McLaren's F1 supercar is special in more ways than one. Even now it's still the world's fastest production car with a naturally aspirated engine, and McLaren only built 106 F1s in total. Jalopnik visited McLaren recently, and discovered another special aspect to the F1: a 20-year-old laptop. McLaren is still servicing the existing 100 F1s with a Compaq laptop from the early ‘90s.
"The reason we need those specific Compaq laptops is that they run a bespoke CA card which is installed into them," explains a McLaren spokesperson to Jalopnik. "The CA card is an interface between the laptop software (which is DOS-based) and the car." If you've never heard of a CA card, then Jalopnik commenter Mike Herbst helpfully explains it's a Conditional Access card. Modern PCs use smart cards or USB keys with special access codes to access sensitive systems, and the CA card was used as custom hardware as part of an integrated system for security and copy protection.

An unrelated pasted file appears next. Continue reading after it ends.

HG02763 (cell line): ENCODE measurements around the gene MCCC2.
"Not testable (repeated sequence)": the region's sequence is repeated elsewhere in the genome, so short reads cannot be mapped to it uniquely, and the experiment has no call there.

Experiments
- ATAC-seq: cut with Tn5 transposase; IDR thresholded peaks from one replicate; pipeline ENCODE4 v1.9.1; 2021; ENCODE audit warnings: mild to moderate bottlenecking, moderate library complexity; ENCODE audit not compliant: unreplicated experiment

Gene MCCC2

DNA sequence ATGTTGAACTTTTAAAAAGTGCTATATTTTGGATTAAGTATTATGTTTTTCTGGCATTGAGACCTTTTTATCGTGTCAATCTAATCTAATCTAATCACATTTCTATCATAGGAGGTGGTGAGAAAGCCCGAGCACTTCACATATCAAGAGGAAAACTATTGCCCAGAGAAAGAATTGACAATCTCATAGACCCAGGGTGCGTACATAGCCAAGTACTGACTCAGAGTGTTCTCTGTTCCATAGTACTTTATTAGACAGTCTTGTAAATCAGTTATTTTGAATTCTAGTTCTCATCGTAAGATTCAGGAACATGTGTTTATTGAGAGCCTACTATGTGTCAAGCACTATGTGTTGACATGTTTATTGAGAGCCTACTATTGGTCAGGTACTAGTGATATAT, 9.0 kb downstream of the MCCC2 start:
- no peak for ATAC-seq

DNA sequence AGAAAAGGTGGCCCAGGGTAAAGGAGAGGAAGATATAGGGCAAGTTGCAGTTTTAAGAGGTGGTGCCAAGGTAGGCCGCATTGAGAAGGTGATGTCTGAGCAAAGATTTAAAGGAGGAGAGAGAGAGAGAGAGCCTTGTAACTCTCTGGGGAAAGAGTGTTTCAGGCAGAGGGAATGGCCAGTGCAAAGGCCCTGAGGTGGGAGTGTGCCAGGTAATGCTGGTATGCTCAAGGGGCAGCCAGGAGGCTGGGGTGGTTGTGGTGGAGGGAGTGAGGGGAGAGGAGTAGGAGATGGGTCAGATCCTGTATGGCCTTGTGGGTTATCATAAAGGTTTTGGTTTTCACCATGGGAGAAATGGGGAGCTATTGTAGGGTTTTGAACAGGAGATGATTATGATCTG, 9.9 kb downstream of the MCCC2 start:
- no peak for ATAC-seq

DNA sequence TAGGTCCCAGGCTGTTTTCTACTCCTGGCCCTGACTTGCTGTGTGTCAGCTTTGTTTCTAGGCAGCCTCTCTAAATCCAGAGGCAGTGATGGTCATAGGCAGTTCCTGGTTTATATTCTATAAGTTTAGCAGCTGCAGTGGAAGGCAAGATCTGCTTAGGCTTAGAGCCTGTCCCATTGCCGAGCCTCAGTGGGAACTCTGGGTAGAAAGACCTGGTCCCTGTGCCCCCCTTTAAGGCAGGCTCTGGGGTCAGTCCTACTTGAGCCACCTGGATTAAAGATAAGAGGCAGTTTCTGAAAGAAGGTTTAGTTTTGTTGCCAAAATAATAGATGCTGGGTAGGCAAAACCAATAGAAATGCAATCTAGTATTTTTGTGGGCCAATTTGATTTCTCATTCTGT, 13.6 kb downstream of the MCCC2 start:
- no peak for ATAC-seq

McLaren has been sourcing Compaq LTE 5280 laptops to keep servicing the F1s, but the company is "working on an new interface which will be compatible with modern laptops" so it won't have to keep hunting for these ancient machines. For now, a 20-year-old Compaq is the key to servicing one of the world's fastest production cars. If you're interested in buying the F1 that McLaren is selling, you won't be able to plug in any old laptop and disable any of those annoying dash warnings. That's probably the least of your worries when the supercar will likely sell for more than $10 million.